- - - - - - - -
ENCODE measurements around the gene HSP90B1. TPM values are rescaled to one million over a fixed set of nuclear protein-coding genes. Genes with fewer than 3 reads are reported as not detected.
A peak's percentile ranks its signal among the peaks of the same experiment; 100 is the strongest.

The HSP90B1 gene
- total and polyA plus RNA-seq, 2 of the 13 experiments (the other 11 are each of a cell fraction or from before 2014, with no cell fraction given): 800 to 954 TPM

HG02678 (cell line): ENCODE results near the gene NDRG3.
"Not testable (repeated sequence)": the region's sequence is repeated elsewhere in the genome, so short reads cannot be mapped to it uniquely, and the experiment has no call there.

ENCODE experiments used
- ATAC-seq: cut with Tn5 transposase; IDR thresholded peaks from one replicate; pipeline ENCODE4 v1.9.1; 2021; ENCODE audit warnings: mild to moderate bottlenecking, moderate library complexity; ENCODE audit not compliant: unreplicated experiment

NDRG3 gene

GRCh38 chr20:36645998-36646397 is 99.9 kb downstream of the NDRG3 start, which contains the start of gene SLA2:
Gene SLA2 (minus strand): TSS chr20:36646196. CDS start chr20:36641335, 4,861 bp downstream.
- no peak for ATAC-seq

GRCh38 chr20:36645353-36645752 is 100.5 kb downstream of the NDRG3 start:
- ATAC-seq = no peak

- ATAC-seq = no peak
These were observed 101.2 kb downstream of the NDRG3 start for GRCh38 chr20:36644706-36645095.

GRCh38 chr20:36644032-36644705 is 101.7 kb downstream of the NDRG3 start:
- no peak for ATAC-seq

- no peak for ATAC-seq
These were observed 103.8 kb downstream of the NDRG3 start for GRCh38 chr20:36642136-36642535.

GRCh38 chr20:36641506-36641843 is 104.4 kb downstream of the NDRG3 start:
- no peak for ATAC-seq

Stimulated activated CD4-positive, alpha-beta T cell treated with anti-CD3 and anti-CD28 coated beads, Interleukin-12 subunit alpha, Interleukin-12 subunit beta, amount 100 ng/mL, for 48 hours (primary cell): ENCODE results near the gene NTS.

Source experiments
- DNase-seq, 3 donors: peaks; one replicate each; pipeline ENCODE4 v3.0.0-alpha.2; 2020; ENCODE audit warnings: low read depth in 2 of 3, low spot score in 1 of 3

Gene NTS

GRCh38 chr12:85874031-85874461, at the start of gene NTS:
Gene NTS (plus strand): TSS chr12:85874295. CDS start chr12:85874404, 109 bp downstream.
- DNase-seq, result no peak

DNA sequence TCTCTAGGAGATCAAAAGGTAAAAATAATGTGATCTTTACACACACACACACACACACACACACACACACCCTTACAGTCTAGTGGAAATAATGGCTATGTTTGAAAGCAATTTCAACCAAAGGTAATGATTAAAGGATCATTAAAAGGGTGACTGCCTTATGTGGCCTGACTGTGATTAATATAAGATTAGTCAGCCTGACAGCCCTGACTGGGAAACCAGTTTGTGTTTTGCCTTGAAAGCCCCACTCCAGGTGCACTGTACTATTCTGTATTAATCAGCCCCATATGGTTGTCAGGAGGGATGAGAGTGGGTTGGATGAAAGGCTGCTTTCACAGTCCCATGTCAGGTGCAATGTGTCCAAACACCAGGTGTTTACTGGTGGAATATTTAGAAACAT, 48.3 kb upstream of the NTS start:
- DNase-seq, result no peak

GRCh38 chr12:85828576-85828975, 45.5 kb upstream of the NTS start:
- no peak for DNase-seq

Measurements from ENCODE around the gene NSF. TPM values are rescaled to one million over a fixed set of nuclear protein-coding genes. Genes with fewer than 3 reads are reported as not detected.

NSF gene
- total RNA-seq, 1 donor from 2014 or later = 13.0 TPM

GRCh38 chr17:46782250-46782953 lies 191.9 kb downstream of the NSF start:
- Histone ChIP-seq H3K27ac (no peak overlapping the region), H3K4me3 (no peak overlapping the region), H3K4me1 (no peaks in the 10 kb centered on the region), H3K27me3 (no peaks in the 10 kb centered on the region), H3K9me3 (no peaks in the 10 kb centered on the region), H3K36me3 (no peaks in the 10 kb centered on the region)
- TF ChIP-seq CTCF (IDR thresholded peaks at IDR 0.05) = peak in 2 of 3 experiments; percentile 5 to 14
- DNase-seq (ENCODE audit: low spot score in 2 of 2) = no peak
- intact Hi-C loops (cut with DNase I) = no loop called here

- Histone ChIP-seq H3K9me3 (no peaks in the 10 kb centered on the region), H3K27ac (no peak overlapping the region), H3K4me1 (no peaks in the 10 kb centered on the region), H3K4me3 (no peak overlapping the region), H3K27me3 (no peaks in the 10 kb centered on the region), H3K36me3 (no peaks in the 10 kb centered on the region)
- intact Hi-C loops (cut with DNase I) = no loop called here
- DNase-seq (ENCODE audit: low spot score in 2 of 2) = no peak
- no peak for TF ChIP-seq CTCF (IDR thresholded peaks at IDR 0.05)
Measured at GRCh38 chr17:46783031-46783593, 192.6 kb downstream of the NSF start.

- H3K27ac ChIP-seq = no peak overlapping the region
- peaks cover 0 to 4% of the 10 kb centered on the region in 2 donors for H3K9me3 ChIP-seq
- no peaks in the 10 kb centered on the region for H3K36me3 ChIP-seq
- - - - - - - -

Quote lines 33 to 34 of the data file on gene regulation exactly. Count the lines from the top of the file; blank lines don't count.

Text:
- no peak for DNase-seq

Measurements from ENCODE around the gene NSF. TPM values are rescaled to one million over a fixed set of nuclear protein-coding genes. Genes with fewer than 3 reads are reported as not detected.